My Favourite Quotes

Wrzesmian wasn’t too popular. The works of this strange man, saturated with rampant fantasy and imbued with strong individualism, gave a most unfavourable impression by inverting accepted aesthetic-literary theories and by mocking established pseudo-truths. His output was eventually acknowledged as the product of a sick imagination, the bizarre work of an eccentric, maybe even a madman. Wrzesmian was an inconvenience for a variety of reasons and he disturbed unnecessarily, stirring peaceful waters. Thus his premature eclipse was received with a secret sigh of relief.”
from ‘The Area’ by Stefan Grabinski

An amusing and provocative description by the narrator of meeting, when playing chess, the eponymous ‘hero’ of RAMEAU’S NEPHEW by Denis Diderot, an eponymous ‘hero’ who is also “the nephew of that famous musician […] who wrote such reams of incomprehensible visions and apocalyptic verities on the theory of the music, of which neither he nor anyone else ever understood a word, and who left us with a number of operas where we can enjoy various harmonies, unfinished songs, unrelated ideas, uproars, flights, triumphal fanfares, spears, ennoblements, seditious whisperings, endless victories; he also left us dance tunes that will live forever;…”
This somewhat stirs me to recall the passage above from a more modern author about Wrzesmian. But Diderot’s narrator (Diderot himself?) conjures up the obverse side of the ‘eccentric’ coin: “If one of them [an eccentric] appears in a group, he’s like a grain of yeast that ferments, and restores to each of us his natural individuality. He shocks us, he stirs us up; he forces us to praise or blame; he brings out the truth;…”

“My pictures are visionary and symbolical, and, from first to last, have seemed to be painted by someone other than myself. […] I am thus entirely self-taught, or taught by that other within me. I am aware that my pictures lack serious technique(if there is a technique that can be distinguished from inspiration and invention). I should have given up painting them some time ago, were it not that a certain number of people seemed to find something remarkable in them, and have thus identified me with them, and made me feel mildly important.”
From ‘Ravissante’ by Robert Aickman
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From the cosmic point of view, to have opinions or preferences at all is to be ill; for by harbouring them one dams up the flow of the ineluctable force which, like a river, bears us down to the ocean of everything’s unknowing. Reality is a running noose, one is brought up short with a jerk by death. It would have been wiser to co-operate wih the inevitable and learn to profit by this unhappy state of things – by realising and accommodating death! But we don’t, we allow the ego to foul its own nest. Therefore we have insecurity, stress, the midnight-fruit of insomnia, with a whole culture crying itself to sleep. How to repair this state of affairs except through art, through gifts which render to us language manumitted by emotion, poetry twisted into the service of direct insight?”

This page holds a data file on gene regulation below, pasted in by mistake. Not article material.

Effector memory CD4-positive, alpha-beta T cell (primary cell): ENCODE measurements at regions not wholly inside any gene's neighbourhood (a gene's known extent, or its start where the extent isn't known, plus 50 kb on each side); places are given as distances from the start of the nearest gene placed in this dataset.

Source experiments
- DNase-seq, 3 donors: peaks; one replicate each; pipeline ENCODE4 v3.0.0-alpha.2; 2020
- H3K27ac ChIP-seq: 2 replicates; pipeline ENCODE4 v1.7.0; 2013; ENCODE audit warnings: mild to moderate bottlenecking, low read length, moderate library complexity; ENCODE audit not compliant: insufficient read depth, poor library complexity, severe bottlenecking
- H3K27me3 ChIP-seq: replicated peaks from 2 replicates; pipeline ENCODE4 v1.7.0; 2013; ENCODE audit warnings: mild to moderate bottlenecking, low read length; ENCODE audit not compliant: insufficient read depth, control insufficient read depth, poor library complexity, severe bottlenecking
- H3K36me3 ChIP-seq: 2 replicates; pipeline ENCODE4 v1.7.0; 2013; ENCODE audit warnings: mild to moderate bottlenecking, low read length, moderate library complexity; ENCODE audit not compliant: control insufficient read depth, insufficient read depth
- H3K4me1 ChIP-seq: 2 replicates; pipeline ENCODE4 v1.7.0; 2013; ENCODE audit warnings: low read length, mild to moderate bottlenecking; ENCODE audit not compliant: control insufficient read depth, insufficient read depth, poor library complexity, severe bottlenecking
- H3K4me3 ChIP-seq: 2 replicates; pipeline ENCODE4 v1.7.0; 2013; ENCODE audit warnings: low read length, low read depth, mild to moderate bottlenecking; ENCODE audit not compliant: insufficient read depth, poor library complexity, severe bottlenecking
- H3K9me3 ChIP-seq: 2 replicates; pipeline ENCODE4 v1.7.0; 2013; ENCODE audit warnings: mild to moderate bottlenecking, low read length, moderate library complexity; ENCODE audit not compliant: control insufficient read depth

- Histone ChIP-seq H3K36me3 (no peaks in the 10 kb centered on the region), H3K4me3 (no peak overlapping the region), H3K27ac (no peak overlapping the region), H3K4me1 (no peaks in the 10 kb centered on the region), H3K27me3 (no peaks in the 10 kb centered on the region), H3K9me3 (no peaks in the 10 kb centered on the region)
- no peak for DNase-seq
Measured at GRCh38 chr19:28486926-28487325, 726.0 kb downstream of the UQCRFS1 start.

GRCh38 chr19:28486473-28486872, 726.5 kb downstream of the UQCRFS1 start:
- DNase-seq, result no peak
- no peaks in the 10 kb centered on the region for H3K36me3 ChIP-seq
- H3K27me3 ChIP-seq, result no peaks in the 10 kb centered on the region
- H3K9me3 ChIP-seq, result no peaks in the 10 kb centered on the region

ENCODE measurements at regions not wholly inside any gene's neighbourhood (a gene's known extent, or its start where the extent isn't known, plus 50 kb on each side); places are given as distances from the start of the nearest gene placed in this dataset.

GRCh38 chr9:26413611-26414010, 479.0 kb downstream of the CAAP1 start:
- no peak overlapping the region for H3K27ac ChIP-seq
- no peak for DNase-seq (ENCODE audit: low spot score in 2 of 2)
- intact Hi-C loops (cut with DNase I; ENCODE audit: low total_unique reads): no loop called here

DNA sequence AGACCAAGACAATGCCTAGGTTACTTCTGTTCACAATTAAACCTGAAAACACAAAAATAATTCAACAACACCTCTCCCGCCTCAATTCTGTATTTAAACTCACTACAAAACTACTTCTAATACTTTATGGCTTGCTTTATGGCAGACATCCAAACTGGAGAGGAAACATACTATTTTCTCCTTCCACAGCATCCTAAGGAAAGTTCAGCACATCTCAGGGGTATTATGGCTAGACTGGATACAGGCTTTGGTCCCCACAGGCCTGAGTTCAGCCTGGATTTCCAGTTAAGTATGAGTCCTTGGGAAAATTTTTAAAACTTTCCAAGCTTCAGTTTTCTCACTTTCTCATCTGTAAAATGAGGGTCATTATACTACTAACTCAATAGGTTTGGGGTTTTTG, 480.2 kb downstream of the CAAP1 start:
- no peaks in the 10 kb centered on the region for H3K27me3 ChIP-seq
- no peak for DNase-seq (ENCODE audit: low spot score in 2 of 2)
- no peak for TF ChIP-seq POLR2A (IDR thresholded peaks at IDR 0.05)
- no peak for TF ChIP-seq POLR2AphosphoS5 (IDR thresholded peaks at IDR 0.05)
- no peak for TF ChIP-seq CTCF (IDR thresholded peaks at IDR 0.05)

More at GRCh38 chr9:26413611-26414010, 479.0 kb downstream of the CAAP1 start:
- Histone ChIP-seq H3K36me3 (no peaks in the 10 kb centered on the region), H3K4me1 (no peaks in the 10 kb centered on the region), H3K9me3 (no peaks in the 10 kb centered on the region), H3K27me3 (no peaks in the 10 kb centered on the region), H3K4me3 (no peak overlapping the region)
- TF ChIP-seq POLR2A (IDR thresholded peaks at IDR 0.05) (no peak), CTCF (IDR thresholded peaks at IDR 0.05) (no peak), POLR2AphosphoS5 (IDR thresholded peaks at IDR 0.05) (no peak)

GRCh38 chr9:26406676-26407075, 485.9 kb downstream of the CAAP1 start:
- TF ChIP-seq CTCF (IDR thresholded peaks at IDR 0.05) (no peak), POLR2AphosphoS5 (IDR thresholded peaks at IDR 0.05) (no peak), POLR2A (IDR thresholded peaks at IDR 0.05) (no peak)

from ‘The Avignon Quincunx’ by Lawrence Durrell (‘Constance’ 1982)

“The nemo is an evolutionary force, as necessary as the ego. The ego is certainty, what I am; the nemo is potentiality, what I am not. But instead of utilizing the nemo as we would utilize any other force, we allow ourselves to be terrified by it, as primitive man was terrified by lightning. We run screaming from this mysterious shape in the middle of our town, even though the real terror is not in itself, but in our terror at it.”
John Fowles 1964 (from ‘The Necessity of Nemo’ in ‘The Aristos’)

“She was the part of you which you had never been able to untie and set free, the part that wanted to dance and run and sing, taking strong draughts of wind and sunlight; and was, instead, done up in intricate knots and overcast with shadows; the part that longed to look outward and laugh, accepting life as an easy exciting thing; and yet was checked by a voice that said doubtfully that there were dark ideas behind it all, tangling the web; and turned you inward to grope among the roots of thought and feeling for the threads.”
from ‘Dusty Answer’ (1927) by Rosamond Lehmann

“So do we pass the ghosts that haunt us later in our lives; they sit undramatically by the roadside like poor beggars, and we see them only from the corners of our eyes, if we see them at all. The idea that they have been waiting there for us rarely if ever crosses our minds. Yet they do wait, and when we have passed, they gather up their bundles of memory and fall in behind, treading in our footsteps and catching up, little by little.”
from ‘Wizard and Glass’ by Stephen King

”There are faces made for moonlight. There are faces created to respond to the wind. There are faces for sandy deserts, for lonely seashores, for solitary headlands, for misty dawns, for frosty midnights. Cordelia’s face was made for rain. It had nothing in it that was normally beautiful; and yet it became at this moment the living incarnation of all those long hours when rain had mingled with her secretest hopes. Her face was charged with the rain that had streamed down the window-panes at Cardiff Villa, twilight after twilight, while her thoughts had been flying far away; far over dripping forests, far over swollen rivers to green-black castle walls of which she fancied herself the mistress or the captive.”
— from ‘A Glastonbury Romance’ by John Cowper Powys

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Horror Without Victims HERE

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